George Herriman cartoon

5. George Herriman (1880-1944). Picked by Wilbur Dawbarn: “From the gorgeously scratchy line work and absolute poetry of the writing in the early years, to the sheer majesty of composition in the latter years, Herriman’s Sunday Krazy Kat pages are, to my mind, some of the finest examples of comic art ever penned.”

Holte cartoon

6. Trevor Holder, aka “Holte” (Born 1941). Picked by Roger Penwill: “Glorious technique, a master of expressive line and a very funny, wicked sense of humour. Some of his cartoons are timeless classics.”

Kliban cartoon

7. Bernard Kliban (1935-1990). Picked by Chris Madden: “I came across a book by B. Kliban: Cat Dreams. I’m not sure what they’re about. I’m not even sure if they’re funny (do cartoons actually have to be funny?) But they’re brilliant. Apparently he grew to detest drawing cats in the end, but they were what everybody wanted. Beware success.”

David Law cartoon

8. David Law (1908-1971). Picked by Steve Bright: “Beautifully fluid and loose line, amazing perspectives and angles, and the master of life and motion in all that he drew. Law inspired millions of kids to pick up a pencil through his marvellous work in the Beano, Dandy and Topper.”

Phil May cartoon

9. Phil May (1864-1903). Picked by Mike Turner: “A breakthrough in culling captions down to a minimum. Great art, brilliant caricatures, sheer good humour relating to ‘the man in the street’ or the ‘man on the horse-drawn omnibus’

Bill Tidy cartoon

10. Bill Tidy (Born 1933). Picked by Bill Stott: “For his excellent gags and consummate drawing, especially in his history-based stuff.”

What do you think of the list? Got a favourite cartoonist you’d like to add to it? Let us know in the comments below.

January Monday Prize Competition No2.

January 17, 2011 in Comment

It is time for the second question in our January Monday quiz.

Mark_Bryant_WW2_in_cartoons @ http://www.thebloghorn.org for the UK Professional Cartoonists Organisation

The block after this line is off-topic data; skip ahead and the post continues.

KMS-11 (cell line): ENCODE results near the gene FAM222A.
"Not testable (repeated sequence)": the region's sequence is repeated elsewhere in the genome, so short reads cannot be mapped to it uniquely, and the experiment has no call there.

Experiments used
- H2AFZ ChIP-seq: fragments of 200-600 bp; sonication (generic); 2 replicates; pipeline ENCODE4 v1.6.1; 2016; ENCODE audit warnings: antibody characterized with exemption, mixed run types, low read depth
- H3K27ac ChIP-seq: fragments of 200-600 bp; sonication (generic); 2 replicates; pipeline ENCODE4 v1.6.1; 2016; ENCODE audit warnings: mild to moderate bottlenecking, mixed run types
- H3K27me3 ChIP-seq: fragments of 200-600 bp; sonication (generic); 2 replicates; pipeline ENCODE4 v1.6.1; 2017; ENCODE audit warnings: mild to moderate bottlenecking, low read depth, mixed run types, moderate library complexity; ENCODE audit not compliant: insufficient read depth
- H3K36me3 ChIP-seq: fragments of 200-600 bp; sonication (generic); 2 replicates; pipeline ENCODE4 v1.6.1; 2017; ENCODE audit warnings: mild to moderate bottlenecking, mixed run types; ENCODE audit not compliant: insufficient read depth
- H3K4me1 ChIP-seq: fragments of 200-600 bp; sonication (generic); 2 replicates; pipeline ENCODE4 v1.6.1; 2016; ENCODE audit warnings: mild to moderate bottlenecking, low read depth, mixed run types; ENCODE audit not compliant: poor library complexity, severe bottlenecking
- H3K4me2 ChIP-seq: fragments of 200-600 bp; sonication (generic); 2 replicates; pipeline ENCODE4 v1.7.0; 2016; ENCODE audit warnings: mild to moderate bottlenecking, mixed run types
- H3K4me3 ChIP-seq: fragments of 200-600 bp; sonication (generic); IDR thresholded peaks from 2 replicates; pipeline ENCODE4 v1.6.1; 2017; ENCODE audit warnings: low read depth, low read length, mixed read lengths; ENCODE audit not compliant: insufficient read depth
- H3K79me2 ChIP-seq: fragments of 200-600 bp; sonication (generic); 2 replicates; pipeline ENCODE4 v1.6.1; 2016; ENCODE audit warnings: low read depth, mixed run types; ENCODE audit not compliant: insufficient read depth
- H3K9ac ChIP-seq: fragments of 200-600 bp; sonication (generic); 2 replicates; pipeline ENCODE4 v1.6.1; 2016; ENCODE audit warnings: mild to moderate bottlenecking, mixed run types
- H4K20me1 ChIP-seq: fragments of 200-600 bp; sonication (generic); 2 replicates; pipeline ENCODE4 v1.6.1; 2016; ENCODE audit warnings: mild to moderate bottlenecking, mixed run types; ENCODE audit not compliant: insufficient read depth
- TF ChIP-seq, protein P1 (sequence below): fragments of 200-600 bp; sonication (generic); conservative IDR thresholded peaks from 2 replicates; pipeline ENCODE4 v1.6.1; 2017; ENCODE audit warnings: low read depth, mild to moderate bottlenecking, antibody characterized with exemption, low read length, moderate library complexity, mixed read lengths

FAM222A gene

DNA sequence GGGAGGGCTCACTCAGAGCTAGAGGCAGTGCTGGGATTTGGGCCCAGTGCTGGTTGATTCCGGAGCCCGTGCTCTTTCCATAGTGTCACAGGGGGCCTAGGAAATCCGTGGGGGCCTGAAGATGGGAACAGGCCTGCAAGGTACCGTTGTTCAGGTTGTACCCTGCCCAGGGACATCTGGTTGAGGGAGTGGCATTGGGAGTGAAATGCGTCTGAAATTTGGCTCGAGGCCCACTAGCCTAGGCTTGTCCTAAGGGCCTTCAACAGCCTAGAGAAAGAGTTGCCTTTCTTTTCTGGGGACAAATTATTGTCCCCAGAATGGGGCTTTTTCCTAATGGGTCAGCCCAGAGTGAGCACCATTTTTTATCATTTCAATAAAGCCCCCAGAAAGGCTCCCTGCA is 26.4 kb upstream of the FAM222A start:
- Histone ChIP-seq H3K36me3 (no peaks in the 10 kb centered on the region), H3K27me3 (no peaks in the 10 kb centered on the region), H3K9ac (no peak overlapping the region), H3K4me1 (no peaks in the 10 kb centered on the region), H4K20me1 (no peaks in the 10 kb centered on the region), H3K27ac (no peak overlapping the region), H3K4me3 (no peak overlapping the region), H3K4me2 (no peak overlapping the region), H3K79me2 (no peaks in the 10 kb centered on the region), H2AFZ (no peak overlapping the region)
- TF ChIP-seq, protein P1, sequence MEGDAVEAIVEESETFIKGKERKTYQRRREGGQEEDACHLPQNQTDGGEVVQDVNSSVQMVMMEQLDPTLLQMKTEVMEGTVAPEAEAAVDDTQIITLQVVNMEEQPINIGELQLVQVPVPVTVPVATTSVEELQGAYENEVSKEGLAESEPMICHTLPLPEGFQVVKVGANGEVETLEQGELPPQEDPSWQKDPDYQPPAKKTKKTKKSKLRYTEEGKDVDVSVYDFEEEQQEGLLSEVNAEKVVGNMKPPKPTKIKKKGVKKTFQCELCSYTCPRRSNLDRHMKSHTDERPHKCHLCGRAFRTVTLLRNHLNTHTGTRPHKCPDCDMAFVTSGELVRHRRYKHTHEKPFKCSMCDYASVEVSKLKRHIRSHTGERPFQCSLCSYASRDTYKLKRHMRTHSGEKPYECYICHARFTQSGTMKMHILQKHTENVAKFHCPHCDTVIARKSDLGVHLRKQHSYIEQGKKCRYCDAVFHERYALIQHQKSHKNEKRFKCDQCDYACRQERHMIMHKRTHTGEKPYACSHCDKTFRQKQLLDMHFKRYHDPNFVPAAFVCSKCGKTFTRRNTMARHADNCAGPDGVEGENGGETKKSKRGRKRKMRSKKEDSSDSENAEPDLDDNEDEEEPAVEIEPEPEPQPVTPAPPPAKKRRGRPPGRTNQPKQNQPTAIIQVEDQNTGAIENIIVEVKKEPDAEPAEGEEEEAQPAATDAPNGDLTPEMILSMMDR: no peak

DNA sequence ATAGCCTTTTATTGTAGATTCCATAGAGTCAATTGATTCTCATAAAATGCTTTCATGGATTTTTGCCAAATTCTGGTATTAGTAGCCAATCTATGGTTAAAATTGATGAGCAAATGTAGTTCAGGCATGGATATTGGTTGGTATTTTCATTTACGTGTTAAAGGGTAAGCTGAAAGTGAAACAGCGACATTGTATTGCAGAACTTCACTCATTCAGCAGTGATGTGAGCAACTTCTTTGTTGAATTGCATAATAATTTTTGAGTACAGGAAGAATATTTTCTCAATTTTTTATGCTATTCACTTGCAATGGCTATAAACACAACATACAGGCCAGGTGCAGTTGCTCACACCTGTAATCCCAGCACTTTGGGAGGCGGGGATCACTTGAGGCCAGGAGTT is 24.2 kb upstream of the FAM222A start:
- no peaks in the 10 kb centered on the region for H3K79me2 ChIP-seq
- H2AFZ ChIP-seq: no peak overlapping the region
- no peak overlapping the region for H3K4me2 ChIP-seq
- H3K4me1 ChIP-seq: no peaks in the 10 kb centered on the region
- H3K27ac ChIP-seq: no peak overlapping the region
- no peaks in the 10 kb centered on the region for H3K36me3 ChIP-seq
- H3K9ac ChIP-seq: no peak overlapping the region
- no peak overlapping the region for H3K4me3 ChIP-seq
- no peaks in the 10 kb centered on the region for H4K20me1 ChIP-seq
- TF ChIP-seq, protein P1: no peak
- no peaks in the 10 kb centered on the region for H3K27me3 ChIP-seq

Mark Bryant WW2 in cartoons

Win a copy of Mark Bryant’s excellent book – World War 2 in cartoons.

The draw will take place after the last question is posted on Monday 24th Jan. Email the editor after that with the correct answers and you’ll go into a prize draw for the illustrated book.

The draw will be conducted in an old paint pot at one of Bloghorn’s many residences and the editor’s decision will be final. Bloghorn regrets entrants are restricted to UK based applicants. There will be a winner by the end of the month.

And at last, here’s question two

Whose cartoon character from World War One uttered the immortal line “If you know a better hole-go to it?”

The final question and the opportunity to enter the competition next Monday.

Capital cartooning

January 15, 2011 in News

Bloghorn notes some new cartoon-related events coming soon to London town.

There’s an exhibition of the cartoons Ronald Searle drew for his wife, Les Très Riches Heures de Mrs. Mole, while she was undergoing chemotherapy, accompanied by a talk on Searle’s life by Valerie Grove on Tuesday, 15 February 2011 at The Foundling Museum, 40 Brunswick Square, London, WC1N 1AZ. Tickets are £20, books and signed prints will be on sale, with proceeds going to Macmillan Cancer Support and The Foundling Museum. (Thanks to the Ronald Searle Tribute blog for the tip)

There’s free comic workshops on offer for 16-20 year olds at londonprintstudio, 425 Harrow Road, London W10 4RE on Tuesdays and Wednesdays from the 18th January. There’s a £5 booking fee, but this will be reimbursed on arrival. Visit www.londonprintstudio.org.uk for more information or call 020 8969 3247 to book. (thanks to downthetubes.net for the tip)